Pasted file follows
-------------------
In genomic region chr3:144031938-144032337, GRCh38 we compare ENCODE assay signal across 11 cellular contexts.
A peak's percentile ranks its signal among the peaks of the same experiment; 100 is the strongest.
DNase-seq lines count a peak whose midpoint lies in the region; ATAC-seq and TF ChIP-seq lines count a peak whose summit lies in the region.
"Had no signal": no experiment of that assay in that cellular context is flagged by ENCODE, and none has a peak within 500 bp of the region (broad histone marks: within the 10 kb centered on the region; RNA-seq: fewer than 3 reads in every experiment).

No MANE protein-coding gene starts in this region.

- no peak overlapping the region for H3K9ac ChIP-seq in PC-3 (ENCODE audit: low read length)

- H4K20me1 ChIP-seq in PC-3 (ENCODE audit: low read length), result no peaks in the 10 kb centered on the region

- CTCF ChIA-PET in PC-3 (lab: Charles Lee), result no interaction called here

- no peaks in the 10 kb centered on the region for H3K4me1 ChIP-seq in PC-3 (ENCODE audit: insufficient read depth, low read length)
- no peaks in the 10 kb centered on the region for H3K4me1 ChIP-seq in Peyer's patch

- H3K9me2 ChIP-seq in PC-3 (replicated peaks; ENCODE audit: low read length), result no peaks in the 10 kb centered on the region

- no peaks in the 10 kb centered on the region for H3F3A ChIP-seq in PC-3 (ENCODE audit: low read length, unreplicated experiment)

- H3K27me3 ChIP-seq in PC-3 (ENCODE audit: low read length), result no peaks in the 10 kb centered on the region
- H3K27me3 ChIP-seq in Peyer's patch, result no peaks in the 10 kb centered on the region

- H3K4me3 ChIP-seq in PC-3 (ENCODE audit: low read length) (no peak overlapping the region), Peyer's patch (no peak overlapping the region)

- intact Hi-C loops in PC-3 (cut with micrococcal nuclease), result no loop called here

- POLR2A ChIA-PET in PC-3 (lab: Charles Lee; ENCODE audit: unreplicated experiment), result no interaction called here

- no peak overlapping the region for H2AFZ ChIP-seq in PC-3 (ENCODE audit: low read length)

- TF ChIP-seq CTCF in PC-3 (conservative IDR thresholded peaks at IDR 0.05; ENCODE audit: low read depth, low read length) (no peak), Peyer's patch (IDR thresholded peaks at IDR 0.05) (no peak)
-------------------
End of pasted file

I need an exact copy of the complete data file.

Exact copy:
In genomic region chr3:144031938-144032337, GRCh38 we compare ENCODE assay signal across 11 cellular contexts.
A peak's percentile ranks its signal among the peaks of the same experiment; 100 is the strongest.
DNase-seq lines count a peak whose midpoint lies in the region; ATAC-seq and TF ChIP-seq lines count a peak whose summit lies in the region.
"Had no signal": no experiment of that assay in that cellular context is flagged by ENCODE, and none has a peak within 500 bp of the region (broad histone marks: within the 10 kb centered on the region; RNA-seq: fewer than 3 reads in every experiment).

No MANE protein-coding gene starts in this region.

- no peak overlapping the region for H3K9ac ChIP-seq in PC-3 (ENCODE audit: low read length)

- H4K20me1 ChIP-seq in PC-3 (ENCODE audit: low read length), result no peaks in the 10 kb centered on the region

- CTCF ChIA-PET in PC-3 (lab: Charles Lee), result no interaction called here

- no peaks in the 10 kb centered on the region for H3K4me1 ChIP-seq in PC-3 (ENCODE audit: insufficient read depth, low read length)
- no peaks in the 10 kb centered on the region for H3K4me1 ChIP-seq in Peyer's patch

- H3K9me2 ChIP-seq in PC-3 (replicated peaks; ENCODE audit: low read length), result no peaks in the 10 kb centered on the region

- no peaks in the 10 kb centered on the region for H3F3A ChIP-seq in PC-3 (ENCODE audit: low read length, unreplicated experiment)

- H3K27me3 ChIP-seq in PC-3 (ENCODE audit: low read length), result no peaks in the 10 kb centered on the region
- H3K27me3 ChIP-seq in Peyer's patch, result no peaks in the 10 kb centered on the region

- H3K4me3 ChIP-seq in PC-3 (ENCODE audit: low read length) (no peak overlapping the region), Peyer's patch (no peak overlapping the region)

- intact Hi-C loops in PC-3 (cut with micrococcal nuclease), result no loop called here

- POLR2A ChIA-PET in PC-3 (lab: Charles Lee; ENCODE audit: unreplicated experiment), result no interaction called here

- no peak overlapping the region for H2AFZ ChIP-seq in PC-3 (ENCODE audit: low read length)

- TF ChIP-seq CTCF in PC-3 (conservative IDR thresholded peaks at IDR 0.05; ENCODE audit: low read depth, low read length) (no peak), Peyer's patch (IDR thresholded peaks at IDR 0.05) (no peak)